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Biggest Factors in Designing a Commercial Kitchen

Aspiring restaurateurs must tackle many challenges before being ready to open an eatery for business. There is some measure of comfort in knowing that most of those who designed or owned restaurants have faced the same challenges, and have plenty of advice to offer. Of course, designing and maintaining a commercial kitchen are two of the most difficult tasks a restaurant owner. Here are some of the most important things to bear in mind on how to design a commercial kitchen:

  • Take into account the space you have available. Whether you are working with an existing facility or constructing a new restaurant from its foundations, you will need to be aware of how much space you have for a kitchen, equipment, and for seating. One “old wife's” rule is to have five square feet of kitchen space per restaurant seat, and it's a reasonable guideline.
  • Make sure that your kitchen is large enough that many employees will be not only able to work in it, but to work comfortably within its confines. If your employees are bumping into each other every way they turn, you'll have a problem—think bigger!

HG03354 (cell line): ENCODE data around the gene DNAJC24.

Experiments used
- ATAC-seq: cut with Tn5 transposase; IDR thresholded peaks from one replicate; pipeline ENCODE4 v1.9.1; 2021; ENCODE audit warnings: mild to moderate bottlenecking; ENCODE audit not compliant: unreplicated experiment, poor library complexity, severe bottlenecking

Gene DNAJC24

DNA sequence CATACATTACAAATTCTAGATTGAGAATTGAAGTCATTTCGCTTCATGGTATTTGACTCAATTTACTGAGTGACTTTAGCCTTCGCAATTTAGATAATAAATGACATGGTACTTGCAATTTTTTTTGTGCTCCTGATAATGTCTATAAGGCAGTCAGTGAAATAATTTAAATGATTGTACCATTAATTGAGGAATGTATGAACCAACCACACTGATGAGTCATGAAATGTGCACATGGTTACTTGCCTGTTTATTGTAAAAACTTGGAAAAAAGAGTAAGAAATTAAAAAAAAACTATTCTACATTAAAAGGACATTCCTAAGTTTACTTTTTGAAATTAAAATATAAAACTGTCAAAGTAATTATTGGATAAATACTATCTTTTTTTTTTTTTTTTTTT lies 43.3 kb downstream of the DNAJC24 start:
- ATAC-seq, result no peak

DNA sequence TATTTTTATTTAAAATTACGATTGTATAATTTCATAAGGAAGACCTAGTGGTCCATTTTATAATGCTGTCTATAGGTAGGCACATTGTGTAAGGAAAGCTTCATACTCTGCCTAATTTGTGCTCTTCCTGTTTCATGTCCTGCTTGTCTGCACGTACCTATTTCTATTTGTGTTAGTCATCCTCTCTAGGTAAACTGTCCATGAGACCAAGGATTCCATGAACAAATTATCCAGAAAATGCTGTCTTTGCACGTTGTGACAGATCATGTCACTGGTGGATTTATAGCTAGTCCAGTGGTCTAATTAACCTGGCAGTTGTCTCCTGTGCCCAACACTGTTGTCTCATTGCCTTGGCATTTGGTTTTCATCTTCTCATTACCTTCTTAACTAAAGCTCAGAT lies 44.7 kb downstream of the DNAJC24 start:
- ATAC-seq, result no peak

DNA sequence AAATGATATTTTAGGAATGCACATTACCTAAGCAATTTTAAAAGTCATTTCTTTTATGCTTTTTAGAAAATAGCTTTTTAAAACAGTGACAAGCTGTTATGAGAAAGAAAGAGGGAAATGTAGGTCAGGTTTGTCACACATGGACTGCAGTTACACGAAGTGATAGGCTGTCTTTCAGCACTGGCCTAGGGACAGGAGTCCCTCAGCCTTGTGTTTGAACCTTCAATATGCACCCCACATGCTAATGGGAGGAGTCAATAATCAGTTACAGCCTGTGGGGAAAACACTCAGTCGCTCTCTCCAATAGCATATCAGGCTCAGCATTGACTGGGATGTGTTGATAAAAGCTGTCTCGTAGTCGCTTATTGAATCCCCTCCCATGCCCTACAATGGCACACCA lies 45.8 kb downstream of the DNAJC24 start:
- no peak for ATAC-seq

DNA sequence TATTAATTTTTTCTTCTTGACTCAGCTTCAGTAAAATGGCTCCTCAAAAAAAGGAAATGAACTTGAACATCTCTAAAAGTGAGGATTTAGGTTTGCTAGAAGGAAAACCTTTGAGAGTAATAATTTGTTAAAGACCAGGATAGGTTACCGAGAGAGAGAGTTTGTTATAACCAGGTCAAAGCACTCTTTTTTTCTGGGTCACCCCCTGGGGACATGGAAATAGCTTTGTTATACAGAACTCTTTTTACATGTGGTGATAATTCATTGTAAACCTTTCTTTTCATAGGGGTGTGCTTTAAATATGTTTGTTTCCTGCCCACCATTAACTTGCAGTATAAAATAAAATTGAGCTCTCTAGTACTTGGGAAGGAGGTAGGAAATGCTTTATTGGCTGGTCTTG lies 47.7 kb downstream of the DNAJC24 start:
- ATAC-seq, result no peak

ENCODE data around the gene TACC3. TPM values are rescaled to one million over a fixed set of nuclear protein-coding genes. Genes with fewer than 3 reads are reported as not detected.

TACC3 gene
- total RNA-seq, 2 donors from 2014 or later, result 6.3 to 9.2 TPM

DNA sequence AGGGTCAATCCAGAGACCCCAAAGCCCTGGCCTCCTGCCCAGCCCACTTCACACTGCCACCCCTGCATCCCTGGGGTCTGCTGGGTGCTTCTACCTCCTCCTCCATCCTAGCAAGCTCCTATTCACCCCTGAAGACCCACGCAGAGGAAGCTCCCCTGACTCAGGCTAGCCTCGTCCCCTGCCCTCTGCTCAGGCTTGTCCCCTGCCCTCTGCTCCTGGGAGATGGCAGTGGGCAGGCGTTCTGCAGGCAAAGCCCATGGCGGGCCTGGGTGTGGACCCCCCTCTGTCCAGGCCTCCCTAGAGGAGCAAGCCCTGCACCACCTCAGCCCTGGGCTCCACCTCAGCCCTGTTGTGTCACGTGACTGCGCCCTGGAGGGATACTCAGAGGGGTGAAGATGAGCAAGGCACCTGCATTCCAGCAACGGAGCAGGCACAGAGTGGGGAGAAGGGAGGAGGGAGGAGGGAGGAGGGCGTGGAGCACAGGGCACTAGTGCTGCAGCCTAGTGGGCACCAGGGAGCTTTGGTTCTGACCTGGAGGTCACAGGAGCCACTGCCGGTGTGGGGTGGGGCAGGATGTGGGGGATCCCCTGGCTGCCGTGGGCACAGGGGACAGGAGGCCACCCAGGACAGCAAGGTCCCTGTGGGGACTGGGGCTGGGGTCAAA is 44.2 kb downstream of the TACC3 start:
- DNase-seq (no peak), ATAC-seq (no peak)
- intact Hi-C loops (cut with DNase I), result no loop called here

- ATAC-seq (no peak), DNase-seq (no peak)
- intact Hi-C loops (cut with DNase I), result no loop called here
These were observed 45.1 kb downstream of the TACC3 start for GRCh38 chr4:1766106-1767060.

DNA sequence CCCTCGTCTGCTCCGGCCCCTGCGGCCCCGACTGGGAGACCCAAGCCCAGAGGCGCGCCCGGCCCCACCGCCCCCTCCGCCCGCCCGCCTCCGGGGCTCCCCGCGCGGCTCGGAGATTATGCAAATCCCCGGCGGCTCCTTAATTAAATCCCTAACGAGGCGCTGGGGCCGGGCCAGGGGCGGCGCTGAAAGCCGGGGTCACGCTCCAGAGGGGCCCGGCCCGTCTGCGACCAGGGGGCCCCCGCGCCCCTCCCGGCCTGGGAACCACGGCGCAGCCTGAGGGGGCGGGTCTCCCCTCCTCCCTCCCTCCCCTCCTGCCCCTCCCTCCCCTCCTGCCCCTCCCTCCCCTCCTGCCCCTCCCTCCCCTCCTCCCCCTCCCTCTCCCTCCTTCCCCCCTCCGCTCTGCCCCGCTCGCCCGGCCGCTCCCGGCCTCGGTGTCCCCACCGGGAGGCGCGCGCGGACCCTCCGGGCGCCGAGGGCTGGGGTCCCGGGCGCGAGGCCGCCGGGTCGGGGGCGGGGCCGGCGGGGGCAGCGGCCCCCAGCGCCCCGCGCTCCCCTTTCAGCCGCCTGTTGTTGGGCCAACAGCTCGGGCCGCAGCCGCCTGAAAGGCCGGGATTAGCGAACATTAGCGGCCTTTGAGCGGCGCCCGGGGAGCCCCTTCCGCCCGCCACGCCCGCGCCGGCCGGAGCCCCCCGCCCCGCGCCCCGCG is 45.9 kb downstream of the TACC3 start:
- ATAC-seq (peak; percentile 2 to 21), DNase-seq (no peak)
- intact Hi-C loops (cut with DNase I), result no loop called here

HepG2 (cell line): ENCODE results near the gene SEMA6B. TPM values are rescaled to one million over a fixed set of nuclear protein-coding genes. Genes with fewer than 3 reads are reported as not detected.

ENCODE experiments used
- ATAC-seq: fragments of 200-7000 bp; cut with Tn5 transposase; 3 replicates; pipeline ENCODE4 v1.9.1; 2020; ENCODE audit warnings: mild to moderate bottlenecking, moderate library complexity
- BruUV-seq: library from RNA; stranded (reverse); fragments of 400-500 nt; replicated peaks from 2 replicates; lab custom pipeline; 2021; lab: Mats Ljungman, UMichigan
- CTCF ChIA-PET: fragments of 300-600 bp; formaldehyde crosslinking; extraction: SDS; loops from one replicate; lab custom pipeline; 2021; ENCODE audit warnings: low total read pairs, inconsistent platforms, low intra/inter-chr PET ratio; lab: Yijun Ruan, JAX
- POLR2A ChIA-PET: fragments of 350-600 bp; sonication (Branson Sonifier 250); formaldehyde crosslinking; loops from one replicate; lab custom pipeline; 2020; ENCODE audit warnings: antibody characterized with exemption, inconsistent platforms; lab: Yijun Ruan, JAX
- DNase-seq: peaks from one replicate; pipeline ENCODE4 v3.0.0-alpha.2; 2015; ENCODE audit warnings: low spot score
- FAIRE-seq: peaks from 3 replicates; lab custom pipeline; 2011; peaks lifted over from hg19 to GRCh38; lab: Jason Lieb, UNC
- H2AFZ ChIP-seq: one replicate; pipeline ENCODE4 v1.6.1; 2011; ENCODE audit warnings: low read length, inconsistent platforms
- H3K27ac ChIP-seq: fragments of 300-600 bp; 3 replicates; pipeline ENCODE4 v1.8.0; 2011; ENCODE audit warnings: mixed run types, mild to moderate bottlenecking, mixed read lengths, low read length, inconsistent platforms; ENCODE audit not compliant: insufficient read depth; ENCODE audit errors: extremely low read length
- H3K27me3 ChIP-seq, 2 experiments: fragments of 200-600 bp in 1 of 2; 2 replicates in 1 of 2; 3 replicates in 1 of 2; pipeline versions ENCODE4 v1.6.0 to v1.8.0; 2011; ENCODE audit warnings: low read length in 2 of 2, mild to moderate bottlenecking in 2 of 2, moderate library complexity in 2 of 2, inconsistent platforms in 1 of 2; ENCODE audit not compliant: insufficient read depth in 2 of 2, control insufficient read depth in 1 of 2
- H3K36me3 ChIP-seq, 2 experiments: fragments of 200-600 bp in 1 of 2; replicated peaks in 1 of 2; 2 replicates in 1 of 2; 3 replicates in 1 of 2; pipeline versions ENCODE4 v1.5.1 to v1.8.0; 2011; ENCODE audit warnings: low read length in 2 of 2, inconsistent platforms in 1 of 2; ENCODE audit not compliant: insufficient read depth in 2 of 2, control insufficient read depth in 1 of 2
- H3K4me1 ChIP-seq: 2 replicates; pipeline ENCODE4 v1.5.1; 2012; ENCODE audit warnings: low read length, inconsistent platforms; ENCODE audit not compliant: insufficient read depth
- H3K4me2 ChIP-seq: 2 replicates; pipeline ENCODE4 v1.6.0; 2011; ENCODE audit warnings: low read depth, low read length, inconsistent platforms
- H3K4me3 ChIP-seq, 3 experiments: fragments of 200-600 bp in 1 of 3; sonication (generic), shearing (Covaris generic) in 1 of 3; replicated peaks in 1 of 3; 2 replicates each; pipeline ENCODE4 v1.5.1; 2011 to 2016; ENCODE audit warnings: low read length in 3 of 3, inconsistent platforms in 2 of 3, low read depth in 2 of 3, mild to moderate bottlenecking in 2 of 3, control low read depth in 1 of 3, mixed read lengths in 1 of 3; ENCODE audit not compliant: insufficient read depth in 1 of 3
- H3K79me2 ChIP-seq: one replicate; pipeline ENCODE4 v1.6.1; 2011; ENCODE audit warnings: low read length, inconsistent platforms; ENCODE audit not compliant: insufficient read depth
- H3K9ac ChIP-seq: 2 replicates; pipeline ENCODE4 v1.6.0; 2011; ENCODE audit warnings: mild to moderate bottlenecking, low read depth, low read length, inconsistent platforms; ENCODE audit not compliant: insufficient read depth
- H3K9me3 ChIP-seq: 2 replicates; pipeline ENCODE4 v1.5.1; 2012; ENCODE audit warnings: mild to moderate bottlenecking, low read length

• Always keep health codes in mind. Depending on where your restaurant is located, you will be subject to specific sets of state, local, and federal health code statutes, which will include guidelines on how your commercial kitchen must be built. Make sure you are aware of these rules before beginning to plan your restaurant.
  • Efficiency, both in energy and employee usage, is a crucial concept. Employee efficiency, on a physical level, comes down to ergonomics—if an employee goes through less physical strain, they should, in theory, perform their job better. Thus, if you make pizza cooks walk all the way across the room three times a day from the pizza oven to a cleaning station to wash their hands, they is more likely to get tired and make mistakes!
  • Also, you want to cut down on wasted usage of energy, as this is an easy way for a restaurant to lose droves of money. An exhaust hood is of course necessary in order to ventilate a high-powered commercial kitchen, but you should also be sure to place your cooking equipment such that the power of the exhaust hood is maximized.
  • Safety. Last but not least! Be sure that all employees know where first-aid equipment, telephones, and fire extinguishers are kept. Safety is paramount in the restaurant business in view of the sharp equipment and high energy usage present in a restaurant kitchen. Make sure your employees are well trained on health procedures, and make sure your ventilation system keeps the air clean and free of contaminants.
  • Of course, no commercial dining establishment can be complete without a reliable, high-quality kitchen ventilation system. HoodMart has the best exhaust hoods for commercial kitchens, concession hoods, and so much more. Find out more about HoodMart ventilation today—our products are guaranteed to pass all city and state codes!

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